A long list of programs and authentic Arctic cultural experiences are offered by the Arctic Circle Gateway but, given the changing nature of special events and the volunteer led schedule, it's smart to inquire ahead of time to make sure your desired experience will be available. Taking this small extra step was well worth it - this was one of my favourite places to explore in the area.
Crossing the Arctic Circle
What does a line on a map really mean, anyway? If you're geeks like us and that line is the Arctic Circle, it means everything! A few signs, flags, and interpretive panels are all that greet you as you cross into the Arctic but it's one of those moments and locations that every traveler will want to cross off their bucket list. Enjoy it!
Your transportation: The overnight train.
While you'll almost certainly need a car to get around Boden and the surrounding area, getting to Boden itself presents a number of options, including flying into the nearby Lulea airport, taking a very long overnight bus (often the cheapest option), making a road trip of it with a car, or taking the overnight train from Stockholm.
The train seems to bridge the gap between the inexpensive appeal of the bus and the greater comfort of a flight, provided you have a sleeping berth. Having never taken an overnight train in Europe, I was extremely excited for what I saw as a traveling rite of passage.
Unlike crossing the Arctic Circle, riding the overnight train is a bucket list experience I'm happy to do just the once. Remember what I said at the beginning about the journey and the destination being equally important? Admittedly, recollecting the train journey makes me think twice about that! On the plus side, the train was very fast, fairly clean, and I'm sure was a much better option than sitting upright on a bus all night. Some amenities seemed to go above and beyond, such as the very nice shower compartment with plenty of clean, fluffy towels.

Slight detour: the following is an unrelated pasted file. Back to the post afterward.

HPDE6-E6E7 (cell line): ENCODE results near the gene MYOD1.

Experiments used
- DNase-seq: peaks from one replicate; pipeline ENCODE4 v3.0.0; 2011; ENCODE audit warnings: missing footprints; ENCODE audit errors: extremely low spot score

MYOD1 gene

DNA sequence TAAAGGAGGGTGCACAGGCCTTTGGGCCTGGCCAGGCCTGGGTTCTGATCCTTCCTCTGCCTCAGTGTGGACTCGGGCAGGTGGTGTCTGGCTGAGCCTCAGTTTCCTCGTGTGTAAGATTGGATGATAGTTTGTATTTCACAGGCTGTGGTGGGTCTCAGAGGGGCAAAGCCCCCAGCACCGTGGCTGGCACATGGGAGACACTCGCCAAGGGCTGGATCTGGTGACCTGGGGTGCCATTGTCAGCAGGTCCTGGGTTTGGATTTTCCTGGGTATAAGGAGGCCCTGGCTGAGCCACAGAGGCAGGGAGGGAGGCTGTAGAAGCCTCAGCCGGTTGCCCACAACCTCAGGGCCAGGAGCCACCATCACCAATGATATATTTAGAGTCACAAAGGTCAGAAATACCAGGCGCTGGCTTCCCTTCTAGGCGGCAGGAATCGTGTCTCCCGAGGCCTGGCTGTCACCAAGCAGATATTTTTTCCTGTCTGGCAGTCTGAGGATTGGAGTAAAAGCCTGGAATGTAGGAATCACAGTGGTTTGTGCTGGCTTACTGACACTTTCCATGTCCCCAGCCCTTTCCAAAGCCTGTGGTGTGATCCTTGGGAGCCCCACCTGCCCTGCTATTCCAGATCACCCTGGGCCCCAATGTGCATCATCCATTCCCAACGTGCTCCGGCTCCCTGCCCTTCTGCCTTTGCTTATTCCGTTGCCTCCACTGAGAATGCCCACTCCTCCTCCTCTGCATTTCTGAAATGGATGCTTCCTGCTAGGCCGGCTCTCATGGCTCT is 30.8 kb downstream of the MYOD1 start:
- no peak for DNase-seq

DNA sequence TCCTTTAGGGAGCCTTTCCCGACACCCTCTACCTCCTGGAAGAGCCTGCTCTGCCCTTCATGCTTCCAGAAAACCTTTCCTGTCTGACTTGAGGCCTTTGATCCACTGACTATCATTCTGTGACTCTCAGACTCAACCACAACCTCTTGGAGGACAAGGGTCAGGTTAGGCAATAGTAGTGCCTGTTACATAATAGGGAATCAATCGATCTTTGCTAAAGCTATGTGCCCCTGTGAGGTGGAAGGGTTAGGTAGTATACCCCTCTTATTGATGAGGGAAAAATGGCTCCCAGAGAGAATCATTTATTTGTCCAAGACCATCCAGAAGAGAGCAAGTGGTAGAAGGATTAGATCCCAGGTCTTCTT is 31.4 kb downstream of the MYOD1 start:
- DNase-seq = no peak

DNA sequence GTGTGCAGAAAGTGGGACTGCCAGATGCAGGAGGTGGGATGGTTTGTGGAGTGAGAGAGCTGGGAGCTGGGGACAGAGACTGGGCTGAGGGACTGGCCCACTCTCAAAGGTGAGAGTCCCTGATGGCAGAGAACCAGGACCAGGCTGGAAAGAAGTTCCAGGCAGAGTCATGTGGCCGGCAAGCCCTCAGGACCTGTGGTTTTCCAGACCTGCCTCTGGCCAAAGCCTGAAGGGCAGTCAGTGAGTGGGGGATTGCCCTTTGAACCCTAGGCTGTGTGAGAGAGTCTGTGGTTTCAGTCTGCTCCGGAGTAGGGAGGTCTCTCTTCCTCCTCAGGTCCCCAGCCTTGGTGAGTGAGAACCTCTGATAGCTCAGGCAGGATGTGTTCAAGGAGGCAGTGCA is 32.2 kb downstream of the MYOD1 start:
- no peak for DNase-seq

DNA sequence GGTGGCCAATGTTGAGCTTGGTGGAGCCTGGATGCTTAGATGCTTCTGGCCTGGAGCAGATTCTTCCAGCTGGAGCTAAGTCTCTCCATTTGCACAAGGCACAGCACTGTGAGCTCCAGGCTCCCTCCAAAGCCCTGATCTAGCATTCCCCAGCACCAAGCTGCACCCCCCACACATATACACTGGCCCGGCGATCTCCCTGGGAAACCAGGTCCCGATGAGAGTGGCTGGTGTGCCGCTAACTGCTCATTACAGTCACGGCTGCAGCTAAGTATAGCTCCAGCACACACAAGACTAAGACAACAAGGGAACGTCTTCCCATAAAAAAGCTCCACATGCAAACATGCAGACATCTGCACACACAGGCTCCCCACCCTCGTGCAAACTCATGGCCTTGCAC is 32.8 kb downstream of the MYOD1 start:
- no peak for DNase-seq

On the downside, other services seemed to be completely lacking. We saw no attendant for the entirety of our trip and, fortunately, Ryan was able to figure out the tricky maneuver for transforming the bench seat into the bottom bunk (other friends weren't so lucky and basically slept on the bench seat itself). And, of course, I was horribly queasy with motion sickness the entire time. Let's just say I was thrilled to return to Stockholm by air!
Boden is beckoning
Traveling up to Boden and experiencing the gateway to Swedish Lapland, being on the cusp of the Arctic Circle, was a travel dream come true. It's an experience I'll never forget and one I can recommend wholeheartedly and without reservation. I'll choose the Boden path over the beaten path any day!
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Our trip to Boden was facilitated by the local tourism board and we thank them for their support.